I wasn’t the greatest tennis player in the world, but I played on a team that was usually in the top 2-3 in our district and the top 10 in the state. Mississippi was a pretty competitive tennis state, so that wasn’t a small achievement. I was on the varsity team in the 10th grade, playing mixed doubles (basically the #4 guy on the varsity team). I just missed the cut to letter, but by my junior year I was up to the #2/#3 guy on the team, playing men’s doubles, and a few times I even played at the #1 position. By my senior year I was pretty much in a good position to challenge for #1 although there were definitely two guys much better than me on the team (both seniors, like me), and one junior who was probably better although not really “into” it that much – he tended to skip practices and miss tournaments, which obviously meant the coach didn’t trust him much.
I had a love/hate relationship with tennis throughout high school. It dominated my daily life more than anything except my studies, really. However, the day I played my last tennis match as a senior, I more or less quit forever. I think I played sporadically that summer but basically I quit playing for anything more than just idle “hit-arounds” at that point.
Things I like about tennis:
Tennis is an incredibly athletic sport that requires dexterity, strength, flexibility, speed, endurance and focus. I can’t think of another sport that is so demanding in terms of total physical workouts, except maybe – maybe – basketball as played on a “street” level. A lot of pro basketball and even college basketball is standing around passing the ball back and forth.
It’s a fairly simple sport. The rules aren’t that tough to understand and at its base the rule is basically “hit it back over the net before it bounces twice”. Nothing like baseball, for example.
It’s international in appeal. There’s nowhere in the world where tennis, or some form of it, isn’t a fairly-well recognized sport. There are other sports that approach it, such as basketball, and one that transcends it, football (soccer), but generally it is one of the few worldwide sports.
It’s not a team sport. I’m excluding doubles tennis, which I always hated, from this, but basically you’re on your own. If you miss tackling a receiver in football, the cornerback may save the touchdown for you. If you miss a baseline shot in tennis, there is nobody backing you up.
Anna Kournikova played tennis.
Things I don’t like about tennis:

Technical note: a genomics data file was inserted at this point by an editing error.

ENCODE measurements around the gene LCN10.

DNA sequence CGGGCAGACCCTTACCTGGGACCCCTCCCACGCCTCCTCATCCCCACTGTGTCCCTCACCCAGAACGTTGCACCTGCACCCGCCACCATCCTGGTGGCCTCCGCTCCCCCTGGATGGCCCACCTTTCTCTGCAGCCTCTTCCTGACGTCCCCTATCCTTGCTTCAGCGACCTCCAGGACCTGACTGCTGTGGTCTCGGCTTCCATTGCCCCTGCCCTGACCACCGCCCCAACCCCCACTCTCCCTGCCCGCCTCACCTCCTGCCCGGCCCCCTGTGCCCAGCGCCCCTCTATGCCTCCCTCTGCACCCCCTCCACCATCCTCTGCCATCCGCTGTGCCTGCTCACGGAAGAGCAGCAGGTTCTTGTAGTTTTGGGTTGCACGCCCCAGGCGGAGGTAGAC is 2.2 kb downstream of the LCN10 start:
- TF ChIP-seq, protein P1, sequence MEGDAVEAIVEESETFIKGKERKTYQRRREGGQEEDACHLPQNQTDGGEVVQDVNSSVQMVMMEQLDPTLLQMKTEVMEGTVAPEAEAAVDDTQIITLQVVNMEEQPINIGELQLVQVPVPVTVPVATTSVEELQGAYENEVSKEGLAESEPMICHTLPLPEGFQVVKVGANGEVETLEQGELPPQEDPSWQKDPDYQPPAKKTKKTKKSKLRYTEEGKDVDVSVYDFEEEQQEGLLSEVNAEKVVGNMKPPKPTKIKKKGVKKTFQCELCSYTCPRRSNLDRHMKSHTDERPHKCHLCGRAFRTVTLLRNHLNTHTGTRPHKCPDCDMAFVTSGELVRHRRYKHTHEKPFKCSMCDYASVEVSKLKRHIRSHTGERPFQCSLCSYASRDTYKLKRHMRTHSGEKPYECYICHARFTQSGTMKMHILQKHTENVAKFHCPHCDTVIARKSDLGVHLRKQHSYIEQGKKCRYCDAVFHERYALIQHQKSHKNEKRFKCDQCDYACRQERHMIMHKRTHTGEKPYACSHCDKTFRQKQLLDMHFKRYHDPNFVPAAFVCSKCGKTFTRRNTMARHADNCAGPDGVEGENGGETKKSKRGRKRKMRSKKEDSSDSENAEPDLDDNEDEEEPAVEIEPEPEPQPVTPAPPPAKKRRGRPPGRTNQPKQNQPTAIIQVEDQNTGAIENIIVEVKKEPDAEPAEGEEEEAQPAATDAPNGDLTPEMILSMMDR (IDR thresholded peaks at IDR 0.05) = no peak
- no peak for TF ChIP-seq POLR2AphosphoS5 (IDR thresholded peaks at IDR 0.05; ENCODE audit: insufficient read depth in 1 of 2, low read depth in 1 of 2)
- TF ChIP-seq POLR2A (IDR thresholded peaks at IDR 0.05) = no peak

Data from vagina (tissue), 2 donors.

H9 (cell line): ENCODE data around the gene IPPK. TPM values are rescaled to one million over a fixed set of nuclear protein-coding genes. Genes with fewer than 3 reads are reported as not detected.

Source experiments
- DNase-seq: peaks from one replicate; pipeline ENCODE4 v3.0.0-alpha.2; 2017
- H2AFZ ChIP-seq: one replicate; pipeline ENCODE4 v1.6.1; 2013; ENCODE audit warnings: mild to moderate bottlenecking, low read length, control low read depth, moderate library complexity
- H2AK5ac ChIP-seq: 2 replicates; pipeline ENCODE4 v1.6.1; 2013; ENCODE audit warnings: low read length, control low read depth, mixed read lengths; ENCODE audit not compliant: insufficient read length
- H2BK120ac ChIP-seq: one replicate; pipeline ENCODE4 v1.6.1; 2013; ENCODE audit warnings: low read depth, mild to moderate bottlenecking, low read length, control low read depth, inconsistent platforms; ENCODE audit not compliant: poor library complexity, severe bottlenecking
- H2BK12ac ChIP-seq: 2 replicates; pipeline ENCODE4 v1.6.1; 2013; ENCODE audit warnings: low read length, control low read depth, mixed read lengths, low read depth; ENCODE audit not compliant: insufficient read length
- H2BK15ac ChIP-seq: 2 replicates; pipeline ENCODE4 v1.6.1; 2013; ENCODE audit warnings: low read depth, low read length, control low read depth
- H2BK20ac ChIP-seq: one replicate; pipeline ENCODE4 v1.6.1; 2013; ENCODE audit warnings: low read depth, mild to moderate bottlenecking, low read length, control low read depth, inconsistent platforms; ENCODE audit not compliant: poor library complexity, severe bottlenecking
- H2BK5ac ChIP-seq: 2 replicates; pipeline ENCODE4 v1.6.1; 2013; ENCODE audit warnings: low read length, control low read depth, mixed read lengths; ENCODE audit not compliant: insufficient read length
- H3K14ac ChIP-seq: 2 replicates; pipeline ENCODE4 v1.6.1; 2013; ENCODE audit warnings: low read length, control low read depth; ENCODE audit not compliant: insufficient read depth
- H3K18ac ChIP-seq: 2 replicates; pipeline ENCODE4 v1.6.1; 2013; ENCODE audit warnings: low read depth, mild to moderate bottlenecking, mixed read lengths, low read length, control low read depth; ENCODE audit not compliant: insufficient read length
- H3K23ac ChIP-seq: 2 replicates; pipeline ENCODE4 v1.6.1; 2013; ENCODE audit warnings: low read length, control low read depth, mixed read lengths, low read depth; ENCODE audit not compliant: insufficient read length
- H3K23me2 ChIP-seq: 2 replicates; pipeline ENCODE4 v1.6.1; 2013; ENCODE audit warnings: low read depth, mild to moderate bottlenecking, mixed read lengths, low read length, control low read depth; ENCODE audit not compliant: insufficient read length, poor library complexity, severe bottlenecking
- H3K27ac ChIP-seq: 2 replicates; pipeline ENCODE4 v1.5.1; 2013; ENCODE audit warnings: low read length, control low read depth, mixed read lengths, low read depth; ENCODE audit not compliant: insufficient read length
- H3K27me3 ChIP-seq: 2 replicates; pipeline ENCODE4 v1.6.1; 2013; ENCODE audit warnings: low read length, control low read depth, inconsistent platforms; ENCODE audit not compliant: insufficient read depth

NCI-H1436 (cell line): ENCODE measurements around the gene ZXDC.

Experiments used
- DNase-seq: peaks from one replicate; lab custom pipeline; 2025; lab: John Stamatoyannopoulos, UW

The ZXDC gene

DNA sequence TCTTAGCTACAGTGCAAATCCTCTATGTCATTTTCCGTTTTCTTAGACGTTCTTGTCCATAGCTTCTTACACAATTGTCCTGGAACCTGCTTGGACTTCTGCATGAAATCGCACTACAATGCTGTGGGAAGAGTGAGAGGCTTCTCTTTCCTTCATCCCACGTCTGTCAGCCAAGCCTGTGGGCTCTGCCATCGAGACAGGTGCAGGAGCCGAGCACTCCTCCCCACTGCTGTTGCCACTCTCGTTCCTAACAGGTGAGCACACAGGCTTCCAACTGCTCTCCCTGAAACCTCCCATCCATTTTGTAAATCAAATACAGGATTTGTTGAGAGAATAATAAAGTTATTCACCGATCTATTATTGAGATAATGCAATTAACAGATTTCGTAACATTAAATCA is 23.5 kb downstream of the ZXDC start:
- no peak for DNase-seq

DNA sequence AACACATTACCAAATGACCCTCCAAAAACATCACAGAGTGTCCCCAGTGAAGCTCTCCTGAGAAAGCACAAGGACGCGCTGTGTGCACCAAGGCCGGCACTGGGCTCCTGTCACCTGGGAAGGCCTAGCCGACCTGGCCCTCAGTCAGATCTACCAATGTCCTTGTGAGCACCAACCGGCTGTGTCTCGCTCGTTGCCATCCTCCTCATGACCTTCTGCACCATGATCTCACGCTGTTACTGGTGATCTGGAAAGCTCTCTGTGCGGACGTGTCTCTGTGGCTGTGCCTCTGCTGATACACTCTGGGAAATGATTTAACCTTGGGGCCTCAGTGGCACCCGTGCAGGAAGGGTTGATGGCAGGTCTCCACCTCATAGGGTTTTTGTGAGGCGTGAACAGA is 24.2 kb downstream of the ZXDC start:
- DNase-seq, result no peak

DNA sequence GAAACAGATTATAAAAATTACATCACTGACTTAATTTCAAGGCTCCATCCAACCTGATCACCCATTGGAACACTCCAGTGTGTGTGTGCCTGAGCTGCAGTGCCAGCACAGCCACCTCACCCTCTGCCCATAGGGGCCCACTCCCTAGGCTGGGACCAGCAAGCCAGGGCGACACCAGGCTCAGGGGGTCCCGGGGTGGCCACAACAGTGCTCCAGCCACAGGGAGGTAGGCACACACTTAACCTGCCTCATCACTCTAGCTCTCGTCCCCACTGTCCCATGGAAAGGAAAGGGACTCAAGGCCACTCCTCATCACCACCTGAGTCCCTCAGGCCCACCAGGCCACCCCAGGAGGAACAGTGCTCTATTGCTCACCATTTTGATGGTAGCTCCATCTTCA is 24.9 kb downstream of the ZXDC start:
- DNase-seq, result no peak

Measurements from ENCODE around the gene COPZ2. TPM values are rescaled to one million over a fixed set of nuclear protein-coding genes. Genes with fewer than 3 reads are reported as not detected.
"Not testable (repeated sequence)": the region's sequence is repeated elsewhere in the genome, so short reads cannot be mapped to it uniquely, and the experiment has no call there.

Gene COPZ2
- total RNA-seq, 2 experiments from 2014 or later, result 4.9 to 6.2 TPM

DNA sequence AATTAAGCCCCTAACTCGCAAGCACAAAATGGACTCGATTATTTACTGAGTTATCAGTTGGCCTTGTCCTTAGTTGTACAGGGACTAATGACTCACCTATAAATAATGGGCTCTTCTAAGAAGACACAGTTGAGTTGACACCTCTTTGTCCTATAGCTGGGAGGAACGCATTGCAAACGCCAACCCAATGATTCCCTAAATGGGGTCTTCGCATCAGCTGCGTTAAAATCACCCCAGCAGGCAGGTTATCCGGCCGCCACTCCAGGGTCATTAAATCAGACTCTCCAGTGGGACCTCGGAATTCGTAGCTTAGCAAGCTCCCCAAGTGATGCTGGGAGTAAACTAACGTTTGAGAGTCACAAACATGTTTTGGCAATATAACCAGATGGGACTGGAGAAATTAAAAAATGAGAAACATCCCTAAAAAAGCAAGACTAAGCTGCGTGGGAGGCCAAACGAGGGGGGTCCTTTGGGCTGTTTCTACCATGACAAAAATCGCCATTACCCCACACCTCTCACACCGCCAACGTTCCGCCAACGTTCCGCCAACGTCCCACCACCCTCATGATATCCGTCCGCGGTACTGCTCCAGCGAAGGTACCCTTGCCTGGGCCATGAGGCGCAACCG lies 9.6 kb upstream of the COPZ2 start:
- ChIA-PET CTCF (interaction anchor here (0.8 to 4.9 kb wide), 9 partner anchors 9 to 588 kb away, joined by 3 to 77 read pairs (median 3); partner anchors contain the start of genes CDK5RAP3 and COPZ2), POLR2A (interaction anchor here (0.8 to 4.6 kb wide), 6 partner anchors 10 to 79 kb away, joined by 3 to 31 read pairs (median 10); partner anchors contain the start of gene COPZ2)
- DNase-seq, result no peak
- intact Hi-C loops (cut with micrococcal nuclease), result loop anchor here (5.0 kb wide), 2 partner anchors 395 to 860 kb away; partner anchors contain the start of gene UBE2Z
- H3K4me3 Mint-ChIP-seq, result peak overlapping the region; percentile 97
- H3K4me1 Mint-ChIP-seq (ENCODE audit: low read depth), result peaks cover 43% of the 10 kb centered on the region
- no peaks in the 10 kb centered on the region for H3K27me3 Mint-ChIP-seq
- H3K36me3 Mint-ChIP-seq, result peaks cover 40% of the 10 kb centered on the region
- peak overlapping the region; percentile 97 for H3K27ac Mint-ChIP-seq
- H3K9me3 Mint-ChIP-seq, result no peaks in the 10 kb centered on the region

It’s elitist. Now, golf is far more elitist, but in much of the US you still see tennis restricted to similarly well-to-do areas. Where I live in New Jersey, for example, the tennis courts are few and far between. Most of the ones I’ve seen are in pretty poor shape. It’s not a sport like soccer that you can just pick up in the backyard.
It’s strenuous. My wrist still aches today from the pounding it got in high school. Heard of tennis elbow? It’s real. It hurts.
It’s not a team sport. I learned a lot playing lacrosse that I didn’t learn from tennis. Even though I was on a team, you don’t really learn the ins-and-outs of reliance on others that you get from a team sport. I sincerely loved the camaraderie of a team sport. I never had that with tennis. Sure, I had friends on the team, but they were my friends from school, not because of tennis.
It’s boring. This is the main reason I don’t follow it today or care about any of the players or even really want to play it myself, anymore. Although I played it for years, watching tennis is almost exhaustingly boring. I can’t think of a way I’d less like to spend 6 hours than watching two guys thunder 100-mile-per-hour serves at each other with one/two stroke volleys. Dull, dull, dull.
Nowadays I don’t watch sports like I used to; I don’t see much except late-night football after Little Buddy hits the sack. I certainly don’t follow tennis, and my nagging wrist problems keep me from being anxious to play again. When I was in college, and had not played in about three years, I was challenged by a fraternity brother of mine who thought he was pretty good and had never seen me play. So I borrowed a racket and beat him 6-0, 6-0. But the painful ache in my wrist the next day made me decide that was it, period, and to the best of my recollection it’s been about 17 years since I played a set. I tend to imagine that unless Little Buddy takes it up I won’t ever play it again. Better to play golf.